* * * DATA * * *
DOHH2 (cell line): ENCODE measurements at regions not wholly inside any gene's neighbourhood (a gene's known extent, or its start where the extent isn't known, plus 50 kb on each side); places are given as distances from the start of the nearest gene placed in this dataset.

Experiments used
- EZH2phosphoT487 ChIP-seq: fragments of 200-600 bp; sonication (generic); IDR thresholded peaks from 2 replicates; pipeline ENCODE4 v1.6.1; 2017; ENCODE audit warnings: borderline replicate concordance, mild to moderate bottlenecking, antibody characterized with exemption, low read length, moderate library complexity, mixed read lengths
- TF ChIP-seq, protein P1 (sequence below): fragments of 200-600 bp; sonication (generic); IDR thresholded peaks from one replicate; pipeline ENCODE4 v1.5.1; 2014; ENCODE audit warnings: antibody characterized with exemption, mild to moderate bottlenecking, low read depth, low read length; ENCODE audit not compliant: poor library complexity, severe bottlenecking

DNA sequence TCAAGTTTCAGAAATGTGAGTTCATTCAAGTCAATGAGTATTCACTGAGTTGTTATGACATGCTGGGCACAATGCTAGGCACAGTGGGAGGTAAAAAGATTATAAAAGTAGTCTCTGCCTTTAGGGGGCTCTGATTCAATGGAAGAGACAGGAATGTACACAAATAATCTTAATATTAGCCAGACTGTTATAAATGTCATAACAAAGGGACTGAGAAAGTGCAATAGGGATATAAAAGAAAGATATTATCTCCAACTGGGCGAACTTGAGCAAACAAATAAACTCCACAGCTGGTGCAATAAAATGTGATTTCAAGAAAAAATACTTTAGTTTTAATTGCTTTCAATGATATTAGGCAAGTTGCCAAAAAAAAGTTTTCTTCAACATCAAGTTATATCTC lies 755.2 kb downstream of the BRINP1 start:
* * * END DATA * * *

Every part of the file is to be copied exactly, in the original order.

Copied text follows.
DOHH2 (cell line): ENCODE measurements at regions not wholly inside any gene's neighbourhood (a gene's known extent, or its start where the extent isn't known, plus 50 kb on each side); places are given as distances from the start of the nearest gene placed in this dataset.

Experiments used
- EZH2phosphoT487 ChIP-seq: fragments of 200-600 bp; sonication (generic); IDR thresholded peaks from 2 replicates; pipeline ENCODE4 v1.6.1; 2017; ENCODE audit warnings: borderline replicate concordance, mild to moderate bottlenecking, antibody characterized with exemption, low read length, moderate library complexity, mixed read lengths
- TF ChIP-seq, protein P1 (sequence below): fragments of 200-600 bp; sonication (generic); IDR thresholded peaks from one replicate; pipeline ENCODE4 v1.5.1; 2014; ENCODE audit warnings: antibody characterized with exemption, mild to moderate bottlenecking, low read depth, low read length; ENCODE audit not compliant: poor library complexity, severe bottlenecking

DNA sequence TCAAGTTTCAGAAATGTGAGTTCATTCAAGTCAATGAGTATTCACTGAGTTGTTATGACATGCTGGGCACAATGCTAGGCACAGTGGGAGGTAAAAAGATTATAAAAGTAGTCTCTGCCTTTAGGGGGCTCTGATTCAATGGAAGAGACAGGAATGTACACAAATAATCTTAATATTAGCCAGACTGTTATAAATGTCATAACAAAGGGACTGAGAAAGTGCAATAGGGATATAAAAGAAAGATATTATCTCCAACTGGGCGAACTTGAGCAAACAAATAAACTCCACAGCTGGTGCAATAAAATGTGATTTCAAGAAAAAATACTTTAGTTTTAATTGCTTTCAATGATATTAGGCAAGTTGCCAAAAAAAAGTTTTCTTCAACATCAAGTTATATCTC lies 755.2 kb downstream of the BRINP1 start: